I had traveled up to northern Vermont to visit my sister – and attend her first orchestral concert! Having taken up cello after retirement, I am in awe of someone willing to put those new skills out in public like that! She is now playing with the Me2/ orchestra, “Classical music for mental health.” This group is designed for acceptance of differences, especially supportive for people with mental health issues, and also allies. We all, of course, sometimes have “issues” – but to have a group where the support is there to acknowledge those issues, and the level of diversity that brings, is a breath of fresh air. Held in the auditorium of the Burlington City Hall, the program was “A Viennese New Year” with pieces by three of the Strauss family – energetic, upbeat, cheerful – and probably the concert I’ve enjoyed the most in recent memory.
The above photo was taken as we walked to the car after the performance; I guess it makes the building stand out? I’m glad I don’t have those red lights glowing through my bedroom window!
My wonderful brother-in-law likes taking photos of the many birds that visit their feeders. This one was on the other side of the house, surrounded and sheltered by the snowy hydrangea bush.
It’s turkey season – I rarely go out on back roads these days without seeing at least one, or a group, or multiple groups. They are crossing the roads, walking along them, in the fields, flying across – and what’s amazing is that as soon as hunting season happens, they will vanish from sight! It’s hard, though, to get decent photos when driving; if one stops, they melt into the shrubbery. I guess these were far enough away they felt safe.
Friday, June 24: A friend and I wanted to put boats on water, and maybe swim – and it was a hot summer afternoon; I knew all the best places would lack parking by then. So we went to Lake Kolelemook in Springfield, New Hampshire, where I have friends who live directly across from the boat ramp – and who are generous with parking privileges for fellow ORFS! It’s not a huge lake; we paddled around the entire thing.
We knew there were nesting loons on the lake – and were thrilled to see an adult with two chicks!
These photos were taken Sunday, walking along my driveway. There is lots of the purple trillium – it’s growing in great profusion, in several places. The blue cohosh is more discrete – there is a lot of it, but the flowers are small, and the plants are mostly visible because they are so blue this time of year. And the bloodroot, lower right, is showy enough – but only lasts about a week before the petals fall off and only the leaves are left. There is not a lot of it – and I thought it hadn’t shown up this year, but that’s because it moved down the hill to be right along the driveway.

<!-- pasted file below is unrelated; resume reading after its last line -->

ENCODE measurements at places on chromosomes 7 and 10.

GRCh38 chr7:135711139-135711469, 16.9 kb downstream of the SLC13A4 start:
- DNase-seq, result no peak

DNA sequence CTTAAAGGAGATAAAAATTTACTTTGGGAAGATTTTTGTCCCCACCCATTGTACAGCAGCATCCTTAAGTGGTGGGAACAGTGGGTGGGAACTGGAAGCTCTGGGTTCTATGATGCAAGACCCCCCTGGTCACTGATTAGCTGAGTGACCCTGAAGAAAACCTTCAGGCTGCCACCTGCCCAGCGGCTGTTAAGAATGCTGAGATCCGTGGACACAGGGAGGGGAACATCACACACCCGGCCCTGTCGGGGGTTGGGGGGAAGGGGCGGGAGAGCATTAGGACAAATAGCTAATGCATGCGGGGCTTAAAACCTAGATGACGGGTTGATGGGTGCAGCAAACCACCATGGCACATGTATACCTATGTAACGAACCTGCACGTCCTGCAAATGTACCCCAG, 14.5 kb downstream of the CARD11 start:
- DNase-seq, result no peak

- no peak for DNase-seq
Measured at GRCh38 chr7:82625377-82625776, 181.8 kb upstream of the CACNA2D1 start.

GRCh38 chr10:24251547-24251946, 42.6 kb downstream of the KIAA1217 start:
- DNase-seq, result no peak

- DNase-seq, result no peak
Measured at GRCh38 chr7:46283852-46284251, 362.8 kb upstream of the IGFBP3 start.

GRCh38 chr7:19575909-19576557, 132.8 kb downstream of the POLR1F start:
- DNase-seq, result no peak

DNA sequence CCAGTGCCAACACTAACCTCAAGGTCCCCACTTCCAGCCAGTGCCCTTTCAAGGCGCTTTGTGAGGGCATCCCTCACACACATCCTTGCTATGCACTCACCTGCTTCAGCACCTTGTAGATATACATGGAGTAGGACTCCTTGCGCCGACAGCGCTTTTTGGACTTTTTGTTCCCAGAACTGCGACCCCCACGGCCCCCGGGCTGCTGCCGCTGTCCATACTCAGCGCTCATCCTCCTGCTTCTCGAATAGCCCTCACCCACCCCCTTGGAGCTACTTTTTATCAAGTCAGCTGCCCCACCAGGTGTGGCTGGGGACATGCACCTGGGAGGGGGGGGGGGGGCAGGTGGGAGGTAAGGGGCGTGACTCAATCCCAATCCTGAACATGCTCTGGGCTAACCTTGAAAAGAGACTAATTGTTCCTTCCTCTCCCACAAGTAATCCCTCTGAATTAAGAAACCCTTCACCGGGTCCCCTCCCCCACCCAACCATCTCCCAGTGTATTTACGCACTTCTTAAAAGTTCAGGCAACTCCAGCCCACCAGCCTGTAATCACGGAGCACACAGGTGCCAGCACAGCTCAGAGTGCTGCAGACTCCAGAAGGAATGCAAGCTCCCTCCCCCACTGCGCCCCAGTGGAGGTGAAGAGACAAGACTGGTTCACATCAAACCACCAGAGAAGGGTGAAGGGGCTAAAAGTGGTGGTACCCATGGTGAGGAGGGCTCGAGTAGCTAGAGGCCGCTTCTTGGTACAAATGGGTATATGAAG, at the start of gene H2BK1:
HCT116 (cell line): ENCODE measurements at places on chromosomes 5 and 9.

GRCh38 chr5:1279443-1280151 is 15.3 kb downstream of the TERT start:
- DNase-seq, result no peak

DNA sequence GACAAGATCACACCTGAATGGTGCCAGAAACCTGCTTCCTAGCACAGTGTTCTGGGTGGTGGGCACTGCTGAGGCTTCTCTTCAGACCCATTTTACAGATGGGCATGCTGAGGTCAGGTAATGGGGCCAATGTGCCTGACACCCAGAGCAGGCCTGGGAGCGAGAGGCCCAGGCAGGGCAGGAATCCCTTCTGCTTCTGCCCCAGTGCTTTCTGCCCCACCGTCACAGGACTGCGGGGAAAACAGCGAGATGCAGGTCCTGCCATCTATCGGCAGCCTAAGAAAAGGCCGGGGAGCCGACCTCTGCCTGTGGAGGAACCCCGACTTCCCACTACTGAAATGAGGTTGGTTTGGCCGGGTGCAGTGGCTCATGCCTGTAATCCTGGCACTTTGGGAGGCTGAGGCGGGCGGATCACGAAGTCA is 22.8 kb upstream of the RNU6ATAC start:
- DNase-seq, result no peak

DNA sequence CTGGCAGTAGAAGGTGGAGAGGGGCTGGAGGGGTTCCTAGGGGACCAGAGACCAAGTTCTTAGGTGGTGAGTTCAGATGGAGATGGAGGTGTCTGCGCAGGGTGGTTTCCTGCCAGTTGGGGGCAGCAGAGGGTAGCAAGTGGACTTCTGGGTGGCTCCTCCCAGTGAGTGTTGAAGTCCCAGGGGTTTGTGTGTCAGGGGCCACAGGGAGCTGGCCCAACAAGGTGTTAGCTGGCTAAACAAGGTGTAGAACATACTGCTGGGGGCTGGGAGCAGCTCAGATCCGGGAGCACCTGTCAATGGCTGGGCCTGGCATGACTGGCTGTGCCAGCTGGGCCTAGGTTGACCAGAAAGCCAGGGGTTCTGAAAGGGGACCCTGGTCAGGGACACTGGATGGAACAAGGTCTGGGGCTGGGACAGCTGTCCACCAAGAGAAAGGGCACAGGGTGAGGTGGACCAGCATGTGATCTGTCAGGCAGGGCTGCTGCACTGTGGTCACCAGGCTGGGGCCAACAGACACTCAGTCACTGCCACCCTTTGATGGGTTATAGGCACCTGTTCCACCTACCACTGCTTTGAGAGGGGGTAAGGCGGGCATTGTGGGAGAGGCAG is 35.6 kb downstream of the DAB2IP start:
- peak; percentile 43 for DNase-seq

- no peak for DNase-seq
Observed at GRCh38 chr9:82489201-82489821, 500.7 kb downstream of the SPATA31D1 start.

Then there are the domestic flowers – these daffodils warm my heart, every time I go out. They are also by the driveway. I’m not venturing off the beaten path – this is a horrible tick year, and even just walking to the car, or on the driveway, they keep finding me! Grumble.
This robin has been my alarm clock the past two mornings – starting before 7, and continuing all day, except when the sun was shining brightly, or it was raining! He sits on door and window sills and fights with his reflection. And there is a flock of about a dozen of the smaller woodpeckers (Downy? Hairy? moving too much, chasing each other from tree to tree to identify) also hammering on things.
Having gone out to see who was hammering on my windows, I also walked down the driveway to admire some of what’s blooming.
This book came to my attention because Ben Goldfarb was speaking somewhere in the area, about beavers. It sounded interesting, but I was unable to attend, so asked my local library to get this book through interlibrary loan. Thank you, wonderful librarians! Because this book was well worth reading. I had thought it would be a good bedtime book, easy to put aside – but I was wrong. I whizzed through it in one sitting, with a break for food; it is an excellent read, informative, thoughtful, and with a subtle sense of humor. If you aren’t sure where beavers fit in to the natural world – and the less natural one of built spaces – this book will tell you. Its scope ranges across the United States, and into the British Isles. There are stories of reintroduction and survival, engineering and beaver family life. My husband was not a fan of beaver – the beaver swamp across the street threatened to flood his basement – but if he had read this book, I suspect he would have come away with a more nuanced view.
Gumtrees and Galaxies, an Australian blog, encourages reading on environmental issues and experiences (https://gumtreesandgalaxies.com/2022/01/16/wombats-and-wonder/). In the interest of sharing a book I enjoyed (to where I didn’t put it down and go to sleep until I couldn’t focus on the words any more!), which I found in my local library. R. Glendon Brunk spent years in Alaska, homesteading, raising a daughter, running sled dogs, working in the woods, hunting and guiding – any thing that would get him out in the wilderness and on the land. I’m not sure I like him as a person; he was so wrapped up in himself that his marriage and family suffered, although he seems to have retained good relations with his former wife, and his daughter – or he’s rebuilt them. The word pictures of the wilderness of Alaska – and Africa, Asia, and other wild places to which he’s traveled – are really well done. He was close enough to the environment of Alaska to see the harm done by the pipeline (one of his jobs was monitoring the caribou) and rampant greed. This book was published in 2002, so it’s certainly not new, but the issues have not changed. He’s a good writer, and doesn’t gloss over his shortcomings, or the difficulties of life around the Arctic Circle. Having no idea how available this book is, I’m not going to tell you to go hunt it down, but I’m really glad I stumbled across it.